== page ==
Deaths in the family are never convenient. Most especially if they are distant relatives but to whom one owes respect and living on the other side of the world.
Great Aunt Sarah had moved back to the States to be near “the boys” a long time ago, leaving me in rural isolation in France which suited me just fine. We aren’t a close family, as happens when some emigrate and others, like me, tend to the hermit persuasion. My only companion was Woody the golden labrador.
It’s a common mistaken assumption that all witches’ familiars are cats. Many are, of course, and all of us have one but mine is Barker Woods. I’ve also had a snake, a bat, and a few mice but then even by witch-standards, I’m a bit of a fruit-loop. Nobody in the village would take him in, although, as village-witch, I command a lot of respect, they are terrified of big dogs. Mr. Barker Woods is a naughty old lad and tends to make himself the size of a St. Bernard when faced with fear. He finds that funny and I haven’t discouraged him because, to be honest, I find grown men cowering behind half-shut doors hilarious!
What would I do? I couldn’t take him to America with me. There wasn’t time to get the visas, paperwork, injections etc done and …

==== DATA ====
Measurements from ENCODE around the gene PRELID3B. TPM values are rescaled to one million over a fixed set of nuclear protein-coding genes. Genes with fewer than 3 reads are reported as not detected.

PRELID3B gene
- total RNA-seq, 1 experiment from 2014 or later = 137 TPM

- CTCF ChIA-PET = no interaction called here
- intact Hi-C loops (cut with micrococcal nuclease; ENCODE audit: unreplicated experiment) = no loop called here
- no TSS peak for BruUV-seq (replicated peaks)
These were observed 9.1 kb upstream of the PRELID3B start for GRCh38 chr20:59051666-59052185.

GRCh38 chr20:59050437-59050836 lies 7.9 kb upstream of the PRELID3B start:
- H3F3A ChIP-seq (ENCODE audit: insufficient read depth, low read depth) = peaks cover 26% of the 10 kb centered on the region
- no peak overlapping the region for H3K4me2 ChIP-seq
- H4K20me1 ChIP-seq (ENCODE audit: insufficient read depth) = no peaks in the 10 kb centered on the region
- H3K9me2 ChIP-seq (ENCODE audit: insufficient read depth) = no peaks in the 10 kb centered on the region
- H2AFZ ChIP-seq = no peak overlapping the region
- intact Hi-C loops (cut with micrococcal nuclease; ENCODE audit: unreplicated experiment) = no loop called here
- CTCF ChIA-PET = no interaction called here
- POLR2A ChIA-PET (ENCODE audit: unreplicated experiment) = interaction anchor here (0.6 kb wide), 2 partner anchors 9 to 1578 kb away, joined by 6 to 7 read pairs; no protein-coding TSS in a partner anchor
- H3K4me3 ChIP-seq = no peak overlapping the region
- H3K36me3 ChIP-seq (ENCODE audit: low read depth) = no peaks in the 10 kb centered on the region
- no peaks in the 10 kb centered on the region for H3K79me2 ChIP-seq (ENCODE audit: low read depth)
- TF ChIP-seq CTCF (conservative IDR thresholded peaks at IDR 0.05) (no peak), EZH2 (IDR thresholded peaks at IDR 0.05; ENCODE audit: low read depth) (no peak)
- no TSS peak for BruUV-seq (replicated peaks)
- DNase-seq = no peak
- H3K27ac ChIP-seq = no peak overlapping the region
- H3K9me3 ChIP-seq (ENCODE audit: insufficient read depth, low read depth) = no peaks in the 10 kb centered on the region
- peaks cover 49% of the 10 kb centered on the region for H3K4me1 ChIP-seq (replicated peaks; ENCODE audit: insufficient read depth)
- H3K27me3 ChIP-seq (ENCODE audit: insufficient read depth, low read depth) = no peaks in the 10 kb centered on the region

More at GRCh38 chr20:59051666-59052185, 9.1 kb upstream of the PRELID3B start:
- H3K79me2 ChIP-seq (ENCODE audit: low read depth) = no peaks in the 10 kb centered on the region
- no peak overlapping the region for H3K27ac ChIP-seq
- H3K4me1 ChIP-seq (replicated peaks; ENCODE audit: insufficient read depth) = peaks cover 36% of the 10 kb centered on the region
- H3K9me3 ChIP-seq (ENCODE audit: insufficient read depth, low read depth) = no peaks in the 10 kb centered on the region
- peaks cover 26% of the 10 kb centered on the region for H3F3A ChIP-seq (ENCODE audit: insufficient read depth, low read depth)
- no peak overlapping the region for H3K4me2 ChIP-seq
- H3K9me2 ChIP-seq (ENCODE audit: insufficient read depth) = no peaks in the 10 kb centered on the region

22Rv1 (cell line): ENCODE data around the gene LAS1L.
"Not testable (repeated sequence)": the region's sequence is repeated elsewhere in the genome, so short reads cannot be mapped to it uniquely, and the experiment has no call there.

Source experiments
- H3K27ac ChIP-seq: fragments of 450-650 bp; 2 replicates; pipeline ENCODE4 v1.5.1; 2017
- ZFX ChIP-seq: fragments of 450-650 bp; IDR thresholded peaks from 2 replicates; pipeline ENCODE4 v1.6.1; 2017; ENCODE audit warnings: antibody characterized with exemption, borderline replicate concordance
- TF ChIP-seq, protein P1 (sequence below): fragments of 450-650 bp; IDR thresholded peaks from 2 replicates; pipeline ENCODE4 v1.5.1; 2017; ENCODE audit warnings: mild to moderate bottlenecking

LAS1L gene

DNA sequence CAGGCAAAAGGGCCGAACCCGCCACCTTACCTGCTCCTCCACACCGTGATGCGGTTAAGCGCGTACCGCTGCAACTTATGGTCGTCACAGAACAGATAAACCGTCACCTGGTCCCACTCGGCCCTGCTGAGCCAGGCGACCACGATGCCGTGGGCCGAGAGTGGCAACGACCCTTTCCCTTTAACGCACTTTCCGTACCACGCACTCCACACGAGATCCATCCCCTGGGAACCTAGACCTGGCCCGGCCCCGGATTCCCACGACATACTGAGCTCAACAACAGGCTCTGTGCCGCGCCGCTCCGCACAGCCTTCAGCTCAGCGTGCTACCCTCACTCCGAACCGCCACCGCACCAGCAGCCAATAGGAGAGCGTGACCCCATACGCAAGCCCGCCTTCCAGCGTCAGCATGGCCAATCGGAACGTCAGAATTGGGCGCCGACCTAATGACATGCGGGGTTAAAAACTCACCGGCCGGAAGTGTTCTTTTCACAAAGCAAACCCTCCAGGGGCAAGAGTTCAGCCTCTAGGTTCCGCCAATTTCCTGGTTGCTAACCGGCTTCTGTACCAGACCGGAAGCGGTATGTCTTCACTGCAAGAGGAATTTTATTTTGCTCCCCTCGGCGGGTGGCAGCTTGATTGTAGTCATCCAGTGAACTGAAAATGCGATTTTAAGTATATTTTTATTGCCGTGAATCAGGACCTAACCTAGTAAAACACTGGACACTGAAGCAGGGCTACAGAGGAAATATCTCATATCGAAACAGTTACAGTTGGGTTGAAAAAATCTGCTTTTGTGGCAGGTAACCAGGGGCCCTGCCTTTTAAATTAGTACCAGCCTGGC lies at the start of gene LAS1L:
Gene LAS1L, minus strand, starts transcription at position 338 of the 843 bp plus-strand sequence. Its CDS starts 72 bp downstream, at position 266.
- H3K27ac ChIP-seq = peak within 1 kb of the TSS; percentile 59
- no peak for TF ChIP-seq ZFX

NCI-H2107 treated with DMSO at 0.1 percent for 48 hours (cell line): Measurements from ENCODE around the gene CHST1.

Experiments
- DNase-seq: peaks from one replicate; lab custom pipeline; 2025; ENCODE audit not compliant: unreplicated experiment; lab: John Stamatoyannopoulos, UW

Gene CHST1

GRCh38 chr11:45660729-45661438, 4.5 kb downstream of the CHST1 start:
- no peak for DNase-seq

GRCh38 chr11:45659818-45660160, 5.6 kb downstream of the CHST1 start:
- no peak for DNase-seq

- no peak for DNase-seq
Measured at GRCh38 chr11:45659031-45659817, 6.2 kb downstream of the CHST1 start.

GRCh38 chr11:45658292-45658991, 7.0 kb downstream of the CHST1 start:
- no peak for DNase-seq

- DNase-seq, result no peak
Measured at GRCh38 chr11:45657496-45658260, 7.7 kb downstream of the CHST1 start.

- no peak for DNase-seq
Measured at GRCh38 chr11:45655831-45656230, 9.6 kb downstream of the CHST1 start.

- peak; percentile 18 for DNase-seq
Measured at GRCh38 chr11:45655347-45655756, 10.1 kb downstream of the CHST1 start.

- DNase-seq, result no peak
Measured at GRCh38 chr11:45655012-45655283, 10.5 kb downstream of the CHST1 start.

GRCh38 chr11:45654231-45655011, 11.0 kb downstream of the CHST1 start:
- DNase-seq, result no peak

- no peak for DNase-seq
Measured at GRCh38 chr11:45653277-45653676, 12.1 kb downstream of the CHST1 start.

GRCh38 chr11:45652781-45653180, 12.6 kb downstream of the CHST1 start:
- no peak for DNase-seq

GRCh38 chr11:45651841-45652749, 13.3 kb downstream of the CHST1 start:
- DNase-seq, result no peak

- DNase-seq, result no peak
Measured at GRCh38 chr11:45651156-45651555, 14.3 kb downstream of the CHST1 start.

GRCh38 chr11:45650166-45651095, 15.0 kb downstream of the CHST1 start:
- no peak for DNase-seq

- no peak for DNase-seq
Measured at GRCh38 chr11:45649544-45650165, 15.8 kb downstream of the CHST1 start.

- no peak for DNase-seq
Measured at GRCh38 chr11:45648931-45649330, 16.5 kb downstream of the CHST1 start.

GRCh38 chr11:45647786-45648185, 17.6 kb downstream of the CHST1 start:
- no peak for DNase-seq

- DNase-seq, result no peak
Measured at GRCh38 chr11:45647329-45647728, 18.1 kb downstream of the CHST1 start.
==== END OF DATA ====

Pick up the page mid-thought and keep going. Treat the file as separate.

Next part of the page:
Bash! He dropped a large piece of firewood at my feet which he had picked up by the stove. You know that intense stare dogs do when trying to make you understand, you thick, stupid, witless human? Yes, that one.
If I hadn’t had a mug of tea in my hand I’d have slapped my own forehead but Woody saved me the trouble by patting my knee condescendingly. “There, she’s finally got it.”
So that is why a large elderly lady bustled through Customs in Boston with a backpack containing a piece of wood with what looked for all the world like a dog’s face on it. A labrador, to be precise. The Customs officer was a woman and if I judged correctly (OK I peeked in her head) a Native American. I explained about my dead Great Aunt and that this was a sacred family object that had to be present at her funeral. She understood. She too patted my hand. I was doing well for patting. The wood trembled in my hand as if Mr. Barker were giggling.
Absolutely nobody was surprised to see us at the funeral, even though I had disguised Mr. Barker as a “seeing eye” dog and wore sunglasses. He’s very good at that.
And, as they say, after that we went home for tea and glad to be there.